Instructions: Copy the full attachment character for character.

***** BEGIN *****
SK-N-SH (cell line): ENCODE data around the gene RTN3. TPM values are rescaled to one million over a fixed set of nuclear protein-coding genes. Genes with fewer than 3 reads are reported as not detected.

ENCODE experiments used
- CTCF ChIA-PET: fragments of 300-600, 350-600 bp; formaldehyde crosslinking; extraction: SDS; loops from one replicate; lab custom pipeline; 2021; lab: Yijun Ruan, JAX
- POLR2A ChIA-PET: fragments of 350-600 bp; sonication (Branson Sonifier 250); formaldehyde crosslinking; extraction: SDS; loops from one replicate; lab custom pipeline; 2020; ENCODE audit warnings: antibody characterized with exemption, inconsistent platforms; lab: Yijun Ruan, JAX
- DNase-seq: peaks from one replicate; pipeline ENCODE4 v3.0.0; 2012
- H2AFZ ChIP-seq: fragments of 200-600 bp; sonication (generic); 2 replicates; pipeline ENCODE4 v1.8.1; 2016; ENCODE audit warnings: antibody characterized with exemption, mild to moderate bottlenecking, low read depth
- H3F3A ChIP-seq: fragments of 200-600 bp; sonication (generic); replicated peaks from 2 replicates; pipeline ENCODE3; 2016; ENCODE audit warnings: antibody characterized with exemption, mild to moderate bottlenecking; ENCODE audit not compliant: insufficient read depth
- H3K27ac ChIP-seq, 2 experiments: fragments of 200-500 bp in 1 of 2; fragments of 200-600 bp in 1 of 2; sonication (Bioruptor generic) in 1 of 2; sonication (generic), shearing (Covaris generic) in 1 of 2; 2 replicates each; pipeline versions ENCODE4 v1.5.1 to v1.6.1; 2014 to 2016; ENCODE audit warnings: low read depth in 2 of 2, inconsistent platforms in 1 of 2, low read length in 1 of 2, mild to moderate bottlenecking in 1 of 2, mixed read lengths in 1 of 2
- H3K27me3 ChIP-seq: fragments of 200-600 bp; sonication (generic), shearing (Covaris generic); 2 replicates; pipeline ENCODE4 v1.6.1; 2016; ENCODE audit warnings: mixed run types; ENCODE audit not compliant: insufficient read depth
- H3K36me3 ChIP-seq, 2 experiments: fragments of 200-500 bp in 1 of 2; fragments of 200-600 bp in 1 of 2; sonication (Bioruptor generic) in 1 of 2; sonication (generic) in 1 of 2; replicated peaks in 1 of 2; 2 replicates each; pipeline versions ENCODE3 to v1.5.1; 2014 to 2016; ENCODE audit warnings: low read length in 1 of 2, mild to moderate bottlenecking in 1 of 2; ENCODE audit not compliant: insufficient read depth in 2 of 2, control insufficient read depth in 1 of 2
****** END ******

SK-N-SH (cell line): ENCODE data around the gene RTN3. TPM values are rescaled to one million over a fixed set of nuclear protein-coding genes. Genes with fewer than 3 reads are reported as not detected.

ENCODE experiments used
- CTCF ChIA-PET: fragments of 300-600, 350-600 bp; formaldehyde crosslinking; extraction: SDS; loops from one replicate; lab custom pipeline; 2021; lab: Yijun Ruan, JAX
- POLR2A ChIA-PET: fragments of 350-600 bp; sonication (Branson Sonifier 250); formaldehyde crosslinking; extraction: SDS; loops from one replicate; lab custom pipeline; 2020; ENCODE audit warnings: antibody characterized with exemption, inconsistent platforms; lab: Yijun Ruan, JAX
- DNase-seq: peaks from one replicate; pipeline ENCODE4 v3.0.0; 2012
- H2AFZ ChIP-seq: fragments of 200-600 bp; sonication (generic); 2 replicates; pipeline ENCODE4 v1.8.1; 2016; ENCODE audit warnings: antibody characterized with exemption, mild to moderate bottlenecking, low read depth
- H3F3A ChIP-seq: fragments of 200-600 bp; sonication (generic); replicated peaks from 2 replicates; pipeline ENCODE3; 2016; ENCODE audit warnings: antibody characterized with exemption, mild to moderate bottlenecking; ENCODE audit not compliant: insufficient read depth
- H3K27ac ChIP-seq, 2 experiments: fragments of 200-500 bp in 1 of 2; fragments of 200-600 bp in 1 of 2; sonication (Bioruptor generic) in 1 of 2; sonication (generic), shearing (Covaris generic) in 1 of 2; 2 replicates each; pipeline versions ENCODE4 v1.5.1 to v1.6.1; 2014 to 2016; ENCODE audit warnings: low read depth in 2 of 2, inconsistent platforms in 1 of 2, low read length in 1 of 2, mild to moderate bottlenecking in 1 of 2, mixed read lengths in 1 of 2
- H3K27me3 ChIP-seq: fragments of 200-600 bp; sonication (generic), shearing (Covaris generic); 2 replicates; pipeline ENCODE4 v1.6.1; 2016; ENCODE audit warnings: mixed run types; ENCODE audit not compliant: insufficient read depth
- H3K36me3 ChIP-seq, 2 experiments: fragments of 200-500 bp in 1 of 2; fragments of 200-600 bp in 1 of 2; sonication (Bioruptor generic) in 1 of 2; sonication (generic) in 1 of 2; replicated peaks in 1 of 2; 2 replicates each; pipeline versions ENCODE3 to v1.5.1; 2014 to 2016; ENCODE audit warnings: low read length in 1 of 2, mild to moderate bottlenecking in 1 of 2; ENCODE audit not compliant: insufficient read depth in 2 of 2, control insufficient read depth in 1 of 2